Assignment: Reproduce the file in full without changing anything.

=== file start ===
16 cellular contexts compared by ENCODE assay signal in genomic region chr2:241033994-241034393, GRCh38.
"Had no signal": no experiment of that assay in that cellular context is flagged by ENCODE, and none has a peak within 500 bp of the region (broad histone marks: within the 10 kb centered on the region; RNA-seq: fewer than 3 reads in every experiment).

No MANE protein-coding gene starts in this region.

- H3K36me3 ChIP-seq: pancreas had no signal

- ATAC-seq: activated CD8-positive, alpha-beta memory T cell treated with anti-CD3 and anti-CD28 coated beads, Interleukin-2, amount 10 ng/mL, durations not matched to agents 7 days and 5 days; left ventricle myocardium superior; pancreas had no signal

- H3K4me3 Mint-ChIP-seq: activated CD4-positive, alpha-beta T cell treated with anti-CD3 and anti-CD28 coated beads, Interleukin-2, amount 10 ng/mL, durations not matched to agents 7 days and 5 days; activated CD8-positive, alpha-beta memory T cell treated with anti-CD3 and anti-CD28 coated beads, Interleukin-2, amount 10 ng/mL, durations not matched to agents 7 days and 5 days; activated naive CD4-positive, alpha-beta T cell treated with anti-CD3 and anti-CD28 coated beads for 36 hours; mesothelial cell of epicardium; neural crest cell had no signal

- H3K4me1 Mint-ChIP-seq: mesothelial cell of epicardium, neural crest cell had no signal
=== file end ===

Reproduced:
16 cellular contexts compared by ENCODE assay signal in genomic region chr2:241033994-241034393, GRCh38.
"Had no signal": no experiment of that assay in that cellular context is flagged by ENCODE, and none has a peak within 500 bp of the region (broad histone marks: within the 10 kb centered on the region; RNA-seq: fewer than 3 reads in every experiment).

No MANE protein-coding gene starts in this region.

- H3K36me3 ChIP-seq: pancreas had no signal

- ATAC-seq: activated CD8-positive, alpha-beta memory T cell treated with anti-CD3 and anti-CD28 coated beads, Interleukin-2, amount 10 ng/mL, durations not matched to agents 7 days and 5 days; left ventricle myocardium superior; pancreas had no signal

- H3K4me3 Mint-ChIP-seq: activated CD4-positive, alpha-beta T cell treated with anti-CD3 and anti-CD28 coated beads, Interleukin-2, amount 10 ng/mL, durations not matched to agents 7 days and 5 days; activated CD8-positive, alpha-beta memory T cell treated with anti-CD3 and anti-CD28 coated beads, Interleukin-2, amount 10 ng/mL, durations not matched to agents 7 days and 5 days; activated naive CD4-positive, alpha-beta T cell treated with anti-CD3 and anti-CD28 coated beads for 36 hours; mesothelial cell of epicardium; neural crest cell had no signal

- H3K4me1 Mint-ChIP-seq: mesothelial cell of epicardium, neural crest cell had no signal